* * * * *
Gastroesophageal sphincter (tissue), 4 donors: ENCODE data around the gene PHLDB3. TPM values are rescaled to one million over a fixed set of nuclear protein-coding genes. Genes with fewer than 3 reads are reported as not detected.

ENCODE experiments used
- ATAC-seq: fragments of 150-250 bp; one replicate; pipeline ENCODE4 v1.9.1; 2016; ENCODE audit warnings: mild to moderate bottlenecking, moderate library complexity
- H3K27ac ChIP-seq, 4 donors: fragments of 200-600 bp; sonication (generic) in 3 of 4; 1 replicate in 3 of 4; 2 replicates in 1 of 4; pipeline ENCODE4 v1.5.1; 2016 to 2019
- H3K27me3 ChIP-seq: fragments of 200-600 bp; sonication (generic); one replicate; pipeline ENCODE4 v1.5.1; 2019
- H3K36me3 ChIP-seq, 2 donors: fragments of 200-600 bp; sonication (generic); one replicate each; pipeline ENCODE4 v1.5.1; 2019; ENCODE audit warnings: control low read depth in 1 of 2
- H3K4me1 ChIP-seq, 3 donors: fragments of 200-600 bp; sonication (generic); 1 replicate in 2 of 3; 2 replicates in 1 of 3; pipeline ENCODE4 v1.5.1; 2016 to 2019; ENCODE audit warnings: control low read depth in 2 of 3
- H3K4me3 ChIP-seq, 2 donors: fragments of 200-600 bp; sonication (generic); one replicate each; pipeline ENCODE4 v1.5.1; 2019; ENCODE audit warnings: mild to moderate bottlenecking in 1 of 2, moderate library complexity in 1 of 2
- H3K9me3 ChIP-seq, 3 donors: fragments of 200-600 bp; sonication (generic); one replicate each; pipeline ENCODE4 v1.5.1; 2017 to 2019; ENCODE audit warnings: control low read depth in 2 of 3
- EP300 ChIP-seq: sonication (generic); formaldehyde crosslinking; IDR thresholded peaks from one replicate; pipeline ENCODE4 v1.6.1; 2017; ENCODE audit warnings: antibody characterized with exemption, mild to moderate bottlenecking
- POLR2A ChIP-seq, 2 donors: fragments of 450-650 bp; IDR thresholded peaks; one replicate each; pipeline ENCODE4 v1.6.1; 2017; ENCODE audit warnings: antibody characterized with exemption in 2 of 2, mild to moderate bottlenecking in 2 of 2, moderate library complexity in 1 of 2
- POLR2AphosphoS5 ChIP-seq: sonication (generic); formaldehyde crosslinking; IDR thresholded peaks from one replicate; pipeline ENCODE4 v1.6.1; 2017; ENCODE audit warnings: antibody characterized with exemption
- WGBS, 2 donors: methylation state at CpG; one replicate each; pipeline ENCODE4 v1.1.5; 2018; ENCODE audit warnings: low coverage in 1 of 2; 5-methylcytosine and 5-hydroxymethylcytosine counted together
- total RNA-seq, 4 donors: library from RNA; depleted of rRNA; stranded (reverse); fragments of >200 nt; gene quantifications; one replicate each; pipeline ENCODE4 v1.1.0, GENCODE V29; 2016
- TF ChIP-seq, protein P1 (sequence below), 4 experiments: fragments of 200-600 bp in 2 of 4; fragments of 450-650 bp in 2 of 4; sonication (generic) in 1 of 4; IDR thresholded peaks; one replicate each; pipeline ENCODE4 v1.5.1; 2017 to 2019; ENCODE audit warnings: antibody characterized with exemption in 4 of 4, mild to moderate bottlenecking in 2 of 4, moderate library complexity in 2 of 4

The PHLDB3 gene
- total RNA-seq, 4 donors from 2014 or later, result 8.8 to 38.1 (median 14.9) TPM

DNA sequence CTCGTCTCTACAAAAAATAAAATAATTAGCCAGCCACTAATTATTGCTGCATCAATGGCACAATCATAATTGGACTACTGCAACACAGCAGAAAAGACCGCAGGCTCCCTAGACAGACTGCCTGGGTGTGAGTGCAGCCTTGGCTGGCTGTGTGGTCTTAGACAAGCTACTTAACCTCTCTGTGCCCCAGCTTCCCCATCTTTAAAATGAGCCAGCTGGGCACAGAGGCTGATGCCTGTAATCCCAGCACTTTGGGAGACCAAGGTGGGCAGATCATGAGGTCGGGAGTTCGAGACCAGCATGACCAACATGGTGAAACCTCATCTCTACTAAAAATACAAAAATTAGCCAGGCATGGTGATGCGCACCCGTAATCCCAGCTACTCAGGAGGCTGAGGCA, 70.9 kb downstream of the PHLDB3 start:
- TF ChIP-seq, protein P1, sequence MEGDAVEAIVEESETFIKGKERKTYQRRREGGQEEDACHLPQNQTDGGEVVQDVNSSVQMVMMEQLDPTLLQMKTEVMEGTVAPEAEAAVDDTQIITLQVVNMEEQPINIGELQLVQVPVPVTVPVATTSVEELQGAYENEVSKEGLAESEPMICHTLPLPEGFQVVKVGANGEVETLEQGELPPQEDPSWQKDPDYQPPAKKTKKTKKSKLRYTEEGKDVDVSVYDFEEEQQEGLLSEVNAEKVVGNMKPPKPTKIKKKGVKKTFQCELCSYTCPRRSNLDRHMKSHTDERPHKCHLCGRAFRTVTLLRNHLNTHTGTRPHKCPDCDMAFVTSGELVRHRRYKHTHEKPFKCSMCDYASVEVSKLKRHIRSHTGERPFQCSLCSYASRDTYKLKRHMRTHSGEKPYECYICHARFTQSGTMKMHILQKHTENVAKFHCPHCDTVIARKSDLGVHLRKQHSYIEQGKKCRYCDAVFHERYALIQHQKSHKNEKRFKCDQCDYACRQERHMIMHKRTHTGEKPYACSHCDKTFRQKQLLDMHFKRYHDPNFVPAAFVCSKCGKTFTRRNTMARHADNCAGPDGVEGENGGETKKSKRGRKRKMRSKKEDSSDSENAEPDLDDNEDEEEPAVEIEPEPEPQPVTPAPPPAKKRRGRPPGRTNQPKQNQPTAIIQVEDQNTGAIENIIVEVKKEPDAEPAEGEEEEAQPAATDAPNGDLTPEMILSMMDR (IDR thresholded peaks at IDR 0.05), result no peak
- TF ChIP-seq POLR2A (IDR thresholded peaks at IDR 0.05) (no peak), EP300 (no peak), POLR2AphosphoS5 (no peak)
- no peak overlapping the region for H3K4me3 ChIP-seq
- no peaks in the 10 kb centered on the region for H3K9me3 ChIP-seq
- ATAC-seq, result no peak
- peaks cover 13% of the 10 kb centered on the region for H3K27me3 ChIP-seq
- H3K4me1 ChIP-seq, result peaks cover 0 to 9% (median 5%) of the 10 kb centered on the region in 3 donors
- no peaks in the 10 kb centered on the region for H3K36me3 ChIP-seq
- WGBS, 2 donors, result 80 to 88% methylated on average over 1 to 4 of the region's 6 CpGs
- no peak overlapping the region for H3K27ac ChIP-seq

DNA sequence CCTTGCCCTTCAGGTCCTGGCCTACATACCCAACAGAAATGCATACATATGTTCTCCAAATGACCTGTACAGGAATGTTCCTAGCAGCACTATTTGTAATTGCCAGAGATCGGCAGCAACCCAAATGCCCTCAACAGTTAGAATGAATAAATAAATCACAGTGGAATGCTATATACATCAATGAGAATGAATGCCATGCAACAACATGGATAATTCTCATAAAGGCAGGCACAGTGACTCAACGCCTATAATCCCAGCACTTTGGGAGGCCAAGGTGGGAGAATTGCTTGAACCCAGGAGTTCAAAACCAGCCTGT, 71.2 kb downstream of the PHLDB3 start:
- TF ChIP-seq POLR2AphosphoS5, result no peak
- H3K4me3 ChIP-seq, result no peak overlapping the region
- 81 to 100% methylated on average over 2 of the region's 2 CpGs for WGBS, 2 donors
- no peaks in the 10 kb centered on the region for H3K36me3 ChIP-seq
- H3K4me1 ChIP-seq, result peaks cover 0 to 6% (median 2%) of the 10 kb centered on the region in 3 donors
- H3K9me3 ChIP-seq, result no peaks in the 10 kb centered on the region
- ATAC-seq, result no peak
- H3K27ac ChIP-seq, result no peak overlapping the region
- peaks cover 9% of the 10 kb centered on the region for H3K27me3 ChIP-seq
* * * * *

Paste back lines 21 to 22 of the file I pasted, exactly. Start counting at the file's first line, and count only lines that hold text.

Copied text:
- no peak overlapping the region for H3K4me3 ChIP-seq
- no peaks in the 10 kb centered on the region for H3K9me3 ChIP-seq